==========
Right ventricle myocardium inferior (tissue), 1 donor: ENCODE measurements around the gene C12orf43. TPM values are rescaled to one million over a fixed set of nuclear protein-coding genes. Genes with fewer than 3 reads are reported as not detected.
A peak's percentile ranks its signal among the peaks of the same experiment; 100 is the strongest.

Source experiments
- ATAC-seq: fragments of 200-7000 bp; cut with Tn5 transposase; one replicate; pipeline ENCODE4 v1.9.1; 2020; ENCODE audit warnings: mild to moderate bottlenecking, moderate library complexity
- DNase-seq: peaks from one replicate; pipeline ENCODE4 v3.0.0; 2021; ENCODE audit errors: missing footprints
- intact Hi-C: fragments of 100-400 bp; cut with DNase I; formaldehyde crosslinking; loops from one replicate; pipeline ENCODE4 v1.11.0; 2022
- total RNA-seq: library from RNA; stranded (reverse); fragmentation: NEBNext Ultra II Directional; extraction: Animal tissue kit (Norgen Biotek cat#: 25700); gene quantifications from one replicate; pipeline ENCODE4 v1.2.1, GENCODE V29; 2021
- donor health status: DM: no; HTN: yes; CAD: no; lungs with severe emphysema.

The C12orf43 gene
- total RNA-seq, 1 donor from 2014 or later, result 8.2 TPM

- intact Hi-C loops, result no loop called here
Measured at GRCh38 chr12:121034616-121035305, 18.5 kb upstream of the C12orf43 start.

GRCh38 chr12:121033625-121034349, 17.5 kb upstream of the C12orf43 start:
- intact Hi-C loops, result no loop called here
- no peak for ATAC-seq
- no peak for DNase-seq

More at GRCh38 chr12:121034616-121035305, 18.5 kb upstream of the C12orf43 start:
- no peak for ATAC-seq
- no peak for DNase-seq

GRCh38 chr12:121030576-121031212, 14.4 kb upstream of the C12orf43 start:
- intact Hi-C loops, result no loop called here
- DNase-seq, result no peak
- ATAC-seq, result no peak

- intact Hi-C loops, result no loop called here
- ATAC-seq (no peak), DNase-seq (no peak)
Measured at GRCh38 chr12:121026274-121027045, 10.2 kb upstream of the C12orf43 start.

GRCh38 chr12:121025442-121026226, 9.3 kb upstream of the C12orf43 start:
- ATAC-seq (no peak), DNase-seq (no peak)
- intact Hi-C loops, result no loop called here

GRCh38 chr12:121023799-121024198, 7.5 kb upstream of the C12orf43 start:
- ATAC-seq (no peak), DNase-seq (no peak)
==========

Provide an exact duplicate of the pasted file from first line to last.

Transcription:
Right ventricle myocardium inferior (tissue), 1 donor: ENCODE measurements around the gene C12orf43. TPM values are rescaled to one million over a fixed set of nuclear protein-coding genes. Genes with fewer than 3 reads are reported as not detected.
A peak's percentile ranks its signal among the peaks of the same experiment; 100 is the strongest.

Source experiments
- ATAC-seq: fragments of 200-7000 bp; cut with Tn5 transposase; one replicate; pipeline ENCODE4 v1.9.1; 2020; ENCODE audit warnings: mild to moderate bottlenecking, moderate library complexity
- DNase-seq: peaks from one replicate; pipeline ENCODE4 v3.0.0; 2021; ENCODE audit errors: missing footprints
- intact Hi-C: fragments of 100-400 bp; cut with DNase I; formaldehyde crosslinking; loops from one replicate; pipeline ENCODE4 v1.11.0; 2022
- total RNA-seq: library from RNA; stranded (reverse); fragmentation: NEBNext Ultra II Directional; extraction: Animal tissue kit (Norgen Biotek cat#: 25700); gene quantifications from one replicate; pipeline ENCODE4 v1.2.1, GENCODE V29; 2021
- donor health status: DM: no; HTN: yes; CAD: no; lungs with severe emphysema.

The C12orf43 gene
- total RNA-seq, 1 donor from 2014 or later, result 8.2 TPM

- intact Hi-C loops, result no loop called here
Measured at GRCh38 chr12:121034616-121035305, 18.5 kb upstream of the C12orf43 start.

GRCh38 chr12:121033625-121034349, 17.5 kb upstream of the C12orf43 start:
- intact Hi-C loops, result no loop called here
- no peak for ATAC-seq
- no peak for DNase-seq

More at GRCh38 chr12:121034616-121035305, 18.5 kb upstream of the C12orf43 start:
- no peak for ATAC-seq
- no peak for DNase-seq

GRCh38 chr12:121030576-121031212, 14.4 kb upstream of the C12orf43 start:
- intact Hi-C loops, result no loop called here
- DNase-seq, result no peak
- ATAC-seq, result no peak

- intact Hi-C loops, result no loop called here
- ATAC-seq (no peak), DNase-seq (no peak)
Measured at GRCh38 chr12:121026274-121027045, 10.2 kb upstream of the C12orf43 start.

GRCh38 chr12:121025442-121026226, 9.3 kb upstream of the C12orf43 start:
- ATAC-seq (no peak), DNase-seq (no peak)
- intact Hi-C loops, result no loop called here

GRCh38 chr12:121023799-121024198, 7.5 kb upstream of the C12orf43 start:
- ATAC-seq (no peak), DNase-seq (no peak)